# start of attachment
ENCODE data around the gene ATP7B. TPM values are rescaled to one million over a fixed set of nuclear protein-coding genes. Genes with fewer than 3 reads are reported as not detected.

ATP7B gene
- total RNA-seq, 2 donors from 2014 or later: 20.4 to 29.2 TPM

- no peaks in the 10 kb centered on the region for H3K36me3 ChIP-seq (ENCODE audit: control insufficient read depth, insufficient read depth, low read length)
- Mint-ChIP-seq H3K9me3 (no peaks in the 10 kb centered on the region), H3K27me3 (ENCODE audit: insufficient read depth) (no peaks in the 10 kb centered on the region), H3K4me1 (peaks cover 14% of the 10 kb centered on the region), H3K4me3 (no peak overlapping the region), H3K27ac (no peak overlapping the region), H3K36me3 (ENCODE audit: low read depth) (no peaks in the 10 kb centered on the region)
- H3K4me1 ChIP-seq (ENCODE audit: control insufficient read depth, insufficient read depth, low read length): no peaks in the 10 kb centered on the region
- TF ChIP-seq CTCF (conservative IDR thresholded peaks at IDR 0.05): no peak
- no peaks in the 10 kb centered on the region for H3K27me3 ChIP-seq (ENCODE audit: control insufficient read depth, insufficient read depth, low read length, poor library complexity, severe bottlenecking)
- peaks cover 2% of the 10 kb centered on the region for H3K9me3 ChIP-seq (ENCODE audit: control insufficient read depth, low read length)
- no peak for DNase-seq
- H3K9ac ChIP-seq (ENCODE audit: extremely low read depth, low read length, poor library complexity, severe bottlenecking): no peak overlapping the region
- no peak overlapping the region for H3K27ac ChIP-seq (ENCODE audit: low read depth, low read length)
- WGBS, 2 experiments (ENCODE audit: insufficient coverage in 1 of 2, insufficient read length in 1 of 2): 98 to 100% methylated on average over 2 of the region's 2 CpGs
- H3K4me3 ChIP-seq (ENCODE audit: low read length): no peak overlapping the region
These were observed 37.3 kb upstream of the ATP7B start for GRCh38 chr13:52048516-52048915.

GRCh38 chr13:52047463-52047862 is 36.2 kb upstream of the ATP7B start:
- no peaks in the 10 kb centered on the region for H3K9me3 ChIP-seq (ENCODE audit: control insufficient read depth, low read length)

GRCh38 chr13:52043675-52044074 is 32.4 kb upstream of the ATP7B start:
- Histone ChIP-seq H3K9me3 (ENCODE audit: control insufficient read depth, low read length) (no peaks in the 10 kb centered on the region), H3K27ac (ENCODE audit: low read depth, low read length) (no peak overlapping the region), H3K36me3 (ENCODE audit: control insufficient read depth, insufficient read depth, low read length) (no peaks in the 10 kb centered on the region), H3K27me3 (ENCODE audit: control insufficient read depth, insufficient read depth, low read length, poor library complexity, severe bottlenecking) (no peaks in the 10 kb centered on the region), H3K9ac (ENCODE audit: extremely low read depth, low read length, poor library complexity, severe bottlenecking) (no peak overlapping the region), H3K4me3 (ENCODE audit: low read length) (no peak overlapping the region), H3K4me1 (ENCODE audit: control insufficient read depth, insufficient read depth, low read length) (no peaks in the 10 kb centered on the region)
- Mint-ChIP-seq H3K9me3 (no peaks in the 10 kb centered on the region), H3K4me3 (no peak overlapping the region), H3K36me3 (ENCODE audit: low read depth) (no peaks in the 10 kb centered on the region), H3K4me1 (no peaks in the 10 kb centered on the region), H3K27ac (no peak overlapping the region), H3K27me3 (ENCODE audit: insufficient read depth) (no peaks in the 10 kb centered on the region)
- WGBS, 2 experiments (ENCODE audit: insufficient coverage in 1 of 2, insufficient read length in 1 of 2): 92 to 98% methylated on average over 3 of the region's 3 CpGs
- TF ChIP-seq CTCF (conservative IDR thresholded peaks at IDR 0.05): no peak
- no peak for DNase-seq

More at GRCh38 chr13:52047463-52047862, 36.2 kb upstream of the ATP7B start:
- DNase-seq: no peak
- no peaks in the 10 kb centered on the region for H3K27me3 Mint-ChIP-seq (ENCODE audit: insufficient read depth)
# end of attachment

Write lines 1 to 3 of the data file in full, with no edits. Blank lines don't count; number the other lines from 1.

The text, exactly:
ENCODE data around the gene ATP7B. TPM values are rescaled to one million over a fixed set of nuclear protein-coding genes. Genes with fewer than 3 reads are reported as not detected.

ATP7B gene
- total RNA-seq, 2 donors from 2014 or later: 20.4 to 29.2 TPM